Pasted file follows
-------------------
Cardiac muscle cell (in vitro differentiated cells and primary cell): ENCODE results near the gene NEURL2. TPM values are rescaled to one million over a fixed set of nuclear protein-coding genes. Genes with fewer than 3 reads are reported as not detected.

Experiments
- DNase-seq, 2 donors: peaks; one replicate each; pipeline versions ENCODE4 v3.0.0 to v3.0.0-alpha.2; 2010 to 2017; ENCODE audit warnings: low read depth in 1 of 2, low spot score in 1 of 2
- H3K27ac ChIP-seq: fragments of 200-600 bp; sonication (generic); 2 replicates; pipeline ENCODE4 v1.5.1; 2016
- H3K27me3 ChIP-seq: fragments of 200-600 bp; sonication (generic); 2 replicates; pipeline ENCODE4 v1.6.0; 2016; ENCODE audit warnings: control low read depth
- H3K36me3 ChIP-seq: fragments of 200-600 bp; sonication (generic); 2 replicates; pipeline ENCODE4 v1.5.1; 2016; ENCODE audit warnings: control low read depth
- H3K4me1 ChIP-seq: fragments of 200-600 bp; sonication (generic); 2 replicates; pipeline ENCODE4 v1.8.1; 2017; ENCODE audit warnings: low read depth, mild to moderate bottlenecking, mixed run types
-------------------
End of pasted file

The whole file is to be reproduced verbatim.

Cardiac muscle cell (in vitro differentiated cells and primary cell): ENCODE results near the gene NEURL2. TPM values are rescaled to one million over a fixed set of nuclear protein-coding genes. Genes with fewer than 3 reads are reported as not detected.

Experiments
- DNase-seq, 2 donors: peaks; one replicate each; pipeline versions ENCODE4 v3.0.0 to v3.0.0-alpha.2; 2010 to 2017; ENCODE audit warnings: low read depth in 1 of 2, low spot score in 1 of 2
- H3K27ac ChIP-seq: fragments of 200-600 bp; sonication (generic); 2 replicates; pipeline ENCODE4 v1.5.1; 2016
- H3K27me3 ChIP-seq: fragments of 200-600 bp; sonication (generic); 2 replicates; pipeline ENCODE4 v1.6.0; 2016; ENCODE audit warnings: control low read depth
- H3K36me3 ChIP-seq: fragments of 200-600 bp; sonication (generic); 2 replicates; pipeline ENCODE4 v1.5.1; 2016; ENCODE audit warnings: control low read depth
- H3K4me1 ChIP-seq: fragments of 200-600 bp; sonication (generic); 2 replicates; pipeline ENCODE4 v1.8.1; 2017; ENCODE audit warnings: low read depth, mild to moderate bottlenecking, mixed run types